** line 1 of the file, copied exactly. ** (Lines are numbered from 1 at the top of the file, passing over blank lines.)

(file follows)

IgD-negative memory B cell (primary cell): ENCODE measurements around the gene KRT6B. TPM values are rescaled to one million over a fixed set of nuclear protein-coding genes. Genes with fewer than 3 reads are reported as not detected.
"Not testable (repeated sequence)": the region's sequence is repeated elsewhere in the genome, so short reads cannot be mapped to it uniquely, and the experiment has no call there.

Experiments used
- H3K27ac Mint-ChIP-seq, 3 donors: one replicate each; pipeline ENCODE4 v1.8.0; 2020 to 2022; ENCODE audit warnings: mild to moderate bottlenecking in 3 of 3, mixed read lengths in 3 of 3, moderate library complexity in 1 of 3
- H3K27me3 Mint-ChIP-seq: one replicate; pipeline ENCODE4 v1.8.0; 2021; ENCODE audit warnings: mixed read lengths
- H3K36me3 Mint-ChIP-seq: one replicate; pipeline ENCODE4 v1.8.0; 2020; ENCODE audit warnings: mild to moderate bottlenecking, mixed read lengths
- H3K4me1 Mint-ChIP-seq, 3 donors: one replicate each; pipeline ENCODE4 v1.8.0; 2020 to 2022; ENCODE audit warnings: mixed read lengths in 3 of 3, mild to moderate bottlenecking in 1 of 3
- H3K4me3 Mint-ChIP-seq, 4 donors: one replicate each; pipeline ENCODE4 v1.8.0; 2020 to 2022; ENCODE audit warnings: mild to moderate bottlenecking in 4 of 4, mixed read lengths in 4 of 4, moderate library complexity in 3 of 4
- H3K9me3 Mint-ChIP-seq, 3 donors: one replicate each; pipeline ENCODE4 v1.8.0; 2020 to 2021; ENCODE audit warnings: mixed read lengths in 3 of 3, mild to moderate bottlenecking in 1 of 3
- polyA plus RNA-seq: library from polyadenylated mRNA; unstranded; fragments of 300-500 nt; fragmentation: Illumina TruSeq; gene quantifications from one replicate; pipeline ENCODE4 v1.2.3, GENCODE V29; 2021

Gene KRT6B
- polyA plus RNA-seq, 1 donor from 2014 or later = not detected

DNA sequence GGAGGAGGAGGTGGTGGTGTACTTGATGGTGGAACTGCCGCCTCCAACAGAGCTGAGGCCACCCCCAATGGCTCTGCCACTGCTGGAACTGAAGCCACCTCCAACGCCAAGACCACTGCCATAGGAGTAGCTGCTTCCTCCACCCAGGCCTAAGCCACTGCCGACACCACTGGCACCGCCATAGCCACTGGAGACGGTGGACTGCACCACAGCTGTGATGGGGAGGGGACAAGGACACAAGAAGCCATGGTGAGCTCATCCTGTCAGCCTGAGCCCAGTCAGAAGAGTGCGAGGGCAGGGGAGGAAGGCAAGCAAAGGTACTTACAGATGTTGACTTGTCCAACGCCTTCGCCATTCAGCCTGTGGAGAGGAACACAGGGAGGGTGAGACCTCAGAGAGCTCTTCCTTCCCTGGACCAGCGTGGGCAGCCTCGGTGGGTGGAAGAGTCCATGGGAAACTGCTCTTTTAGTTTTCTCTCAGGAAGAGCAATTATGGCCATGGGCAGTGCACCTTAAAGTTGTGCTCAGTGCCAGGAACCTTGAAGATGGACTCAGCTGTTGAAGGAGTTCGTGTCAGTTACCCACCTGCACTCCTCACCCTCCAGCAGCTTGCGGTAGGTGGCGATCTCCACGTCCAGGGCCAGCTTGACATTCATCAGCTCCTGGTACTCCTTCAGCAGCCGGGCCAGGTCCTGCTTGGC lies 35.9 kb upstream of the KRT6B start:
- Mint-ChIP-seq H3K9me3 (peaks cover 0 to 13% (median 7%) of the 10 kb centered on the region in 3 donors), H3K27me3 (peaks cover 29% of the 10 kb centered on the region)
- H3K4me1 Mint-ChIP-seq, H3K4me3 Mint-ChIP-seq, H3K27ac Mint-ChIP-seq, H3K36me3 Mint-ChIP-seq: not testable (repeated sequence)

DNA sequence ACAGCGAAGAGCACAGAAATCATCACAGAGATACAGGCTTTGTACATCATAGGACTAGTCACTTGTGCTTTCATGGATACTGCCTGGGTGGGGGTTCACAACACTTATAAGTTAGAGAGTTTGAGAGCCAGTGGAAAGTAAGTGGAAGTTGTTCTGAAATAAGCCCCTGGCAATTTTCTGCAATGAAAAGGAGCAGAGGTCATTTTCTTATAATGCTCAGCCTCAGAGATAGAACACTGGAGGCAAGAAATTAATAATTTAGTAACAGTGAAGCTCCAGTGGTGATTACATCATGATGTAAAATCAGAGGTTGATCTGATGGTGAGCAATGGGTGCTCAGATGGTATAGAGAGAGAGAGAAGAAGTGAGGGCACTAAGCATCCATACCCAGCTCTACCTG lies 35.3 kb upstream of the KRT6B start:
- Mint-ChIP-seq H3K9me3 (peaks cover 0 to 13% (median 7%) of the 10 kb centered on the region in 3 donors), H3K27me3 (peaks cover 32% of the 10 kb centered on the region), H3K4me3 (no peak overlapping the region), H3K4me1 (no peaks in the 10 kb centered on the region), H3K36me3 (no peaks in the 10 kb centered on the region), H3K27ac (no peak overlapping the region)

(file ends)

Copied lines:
IgD-negative memory B cell (primary cell): ENCODE measurements around the gene KRT6B. TPM values are rescaled to one million over a fixed set of nuclear protein-coding genes. Genes with fewer than 3 reads are reported as not detected.